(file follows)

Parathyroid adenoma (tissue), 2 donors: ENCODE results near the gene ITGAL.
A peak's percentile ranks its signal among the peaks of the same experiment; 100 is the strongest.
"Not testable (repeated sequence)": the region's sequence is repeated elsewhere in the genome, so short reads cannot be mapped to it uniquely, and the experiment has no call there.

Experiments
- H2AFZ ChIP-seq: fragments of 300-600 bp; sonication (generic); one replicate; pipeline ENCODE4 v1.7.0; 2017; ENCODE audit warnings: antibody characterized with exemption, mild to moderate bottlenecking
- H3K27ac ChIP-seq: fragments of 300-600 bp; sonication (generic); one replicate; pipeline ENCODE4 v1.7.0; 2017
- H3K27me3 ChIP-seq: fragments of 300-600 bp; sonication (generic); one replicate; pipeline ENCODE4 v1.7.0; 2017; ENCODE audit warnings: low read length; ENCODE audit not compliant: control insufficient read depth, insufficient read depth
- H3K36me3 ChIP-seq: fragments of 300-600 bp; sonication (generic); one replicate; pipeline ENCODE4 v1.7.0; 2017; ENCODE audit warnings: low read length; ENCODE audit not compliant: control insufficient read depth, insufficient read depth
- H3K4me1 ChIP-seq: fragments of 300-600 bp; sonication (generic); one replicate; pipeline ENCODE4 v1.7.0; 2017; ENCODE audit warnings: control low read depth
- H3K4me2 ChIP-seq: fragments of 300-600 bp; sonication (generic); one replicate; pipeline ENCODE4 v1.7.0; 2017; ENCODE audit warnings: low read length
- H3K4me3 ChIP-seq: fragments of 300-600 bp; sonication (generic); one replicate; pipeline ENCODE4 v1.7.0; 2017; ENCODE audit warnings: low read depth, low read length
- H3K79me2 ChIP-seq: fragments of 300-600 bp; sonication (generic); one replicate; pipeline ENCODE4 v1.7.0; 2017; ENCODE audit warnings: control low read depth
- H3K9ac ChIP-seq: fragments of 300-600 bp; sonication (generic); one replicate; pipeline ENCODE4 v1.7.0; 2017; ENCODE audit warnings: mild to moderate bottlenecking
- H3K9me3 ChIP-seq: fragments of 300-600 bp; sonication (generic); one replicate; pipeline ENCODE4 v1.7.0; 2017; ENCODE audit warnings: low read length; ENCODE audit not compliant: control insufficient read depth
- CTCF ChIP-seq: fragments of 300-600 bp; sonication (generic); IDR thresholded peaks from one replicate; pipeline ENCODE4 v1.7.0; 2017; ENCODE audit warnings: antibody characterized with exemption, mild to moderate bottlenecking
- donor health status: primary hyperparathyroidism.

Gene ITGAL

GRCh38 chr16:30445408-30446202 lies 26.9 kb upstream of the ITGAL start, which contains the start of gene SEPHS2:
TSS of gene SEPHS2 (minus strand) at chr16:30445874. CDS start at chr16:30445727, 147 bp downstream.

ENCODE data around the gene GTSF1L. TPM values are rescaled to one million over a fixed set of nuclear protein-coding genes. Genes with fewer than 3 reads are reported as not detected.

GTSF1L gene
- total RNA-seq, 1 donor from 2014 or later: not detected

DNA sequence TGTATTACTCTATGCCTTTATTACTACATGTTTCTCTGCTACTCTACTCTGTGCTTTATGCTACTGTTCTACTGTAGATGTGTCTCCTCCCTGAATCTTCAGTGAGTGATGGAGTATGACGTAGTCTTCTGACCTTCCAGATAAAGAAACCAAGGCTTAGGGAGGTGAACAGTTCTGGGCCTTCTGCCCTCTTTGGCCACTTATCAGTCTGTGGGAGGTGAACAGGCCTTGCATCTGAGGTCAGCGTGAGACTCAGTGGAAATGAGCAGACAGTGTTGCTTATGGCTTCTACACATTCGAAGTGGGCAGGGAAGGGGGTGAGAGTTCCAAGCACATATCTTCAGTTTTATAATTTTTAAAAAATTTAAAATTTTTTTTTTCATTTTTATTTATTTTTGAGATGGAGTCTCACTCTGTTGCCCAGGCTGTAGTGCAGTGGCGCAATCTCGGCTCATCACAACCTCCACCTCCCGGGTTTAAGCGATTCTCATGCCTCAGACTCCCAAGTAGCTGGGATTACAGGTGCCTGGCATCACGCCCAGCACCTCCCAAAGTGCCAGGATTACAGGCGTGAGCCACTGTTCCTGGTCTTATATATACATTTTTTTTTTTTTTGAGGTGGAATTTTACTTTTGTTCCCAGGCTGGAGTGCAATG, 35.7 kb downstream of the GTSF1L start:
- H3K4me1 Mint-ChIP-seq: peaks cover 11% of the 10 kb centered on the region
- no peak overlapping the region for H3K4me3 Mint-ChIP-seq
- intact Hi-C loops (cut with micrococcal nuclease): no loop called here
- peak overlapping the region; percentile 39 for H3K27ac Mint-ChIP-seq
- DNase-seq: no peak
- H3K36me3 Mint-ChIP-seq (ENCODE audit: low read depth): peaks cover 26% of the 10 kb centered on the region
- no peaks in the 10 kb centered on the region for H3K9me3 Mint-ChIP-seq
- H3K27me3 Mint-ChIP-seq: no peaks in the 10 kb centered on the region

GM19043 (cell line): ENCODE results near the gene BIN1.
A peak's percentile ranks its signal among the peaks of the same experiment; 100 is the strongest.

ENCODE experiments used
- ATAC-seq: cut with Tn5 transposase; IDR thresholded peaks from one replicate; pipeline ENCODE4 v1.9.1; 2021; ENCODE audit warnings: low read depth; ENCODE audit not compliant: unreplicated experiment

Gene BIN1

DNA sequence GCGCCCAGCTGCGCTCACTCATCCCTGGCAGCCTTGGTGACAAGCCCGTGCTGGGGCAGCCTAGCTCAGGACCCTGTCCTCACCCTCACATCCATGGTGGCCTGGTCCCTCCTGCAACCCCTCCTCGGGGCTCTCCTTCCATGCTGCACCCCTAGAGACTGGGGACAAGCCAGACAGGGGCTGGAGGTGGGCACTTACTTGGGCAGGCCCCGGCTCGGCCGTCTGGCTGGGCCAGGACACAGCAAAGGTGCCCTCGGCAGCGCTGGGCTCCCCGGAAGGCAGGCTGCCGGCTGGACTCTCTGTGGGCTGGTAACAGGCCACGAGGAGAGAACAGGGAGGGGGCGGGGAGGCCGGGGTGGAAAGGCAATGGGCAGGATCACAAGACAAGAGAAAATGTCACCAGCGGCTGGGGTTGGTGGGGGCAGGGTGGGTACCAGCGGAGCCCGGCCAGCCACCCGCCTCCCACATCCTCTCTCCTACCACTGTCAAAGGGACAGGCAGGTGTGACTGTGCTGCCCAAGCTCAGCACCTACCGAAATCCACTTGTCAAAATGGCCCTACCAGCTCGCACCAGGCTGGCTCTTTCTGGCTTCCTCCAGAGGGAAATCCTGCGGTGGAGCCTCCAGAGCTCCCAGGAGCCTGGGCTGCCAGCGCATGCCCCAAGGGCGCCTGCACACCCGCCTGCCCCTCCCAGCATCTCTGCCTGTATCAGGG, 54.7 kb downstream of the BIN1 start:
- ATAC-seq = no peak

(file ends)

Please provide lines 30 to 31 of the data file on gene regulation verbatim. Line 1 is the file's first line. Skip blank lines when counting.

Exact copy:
- no peaks in the 10 kb centered on the region for H3K9me3 Mint-ChIP-seq
- H3K27me3 Mint-ChIP-seq: no peaks in the 10 kb centered on the region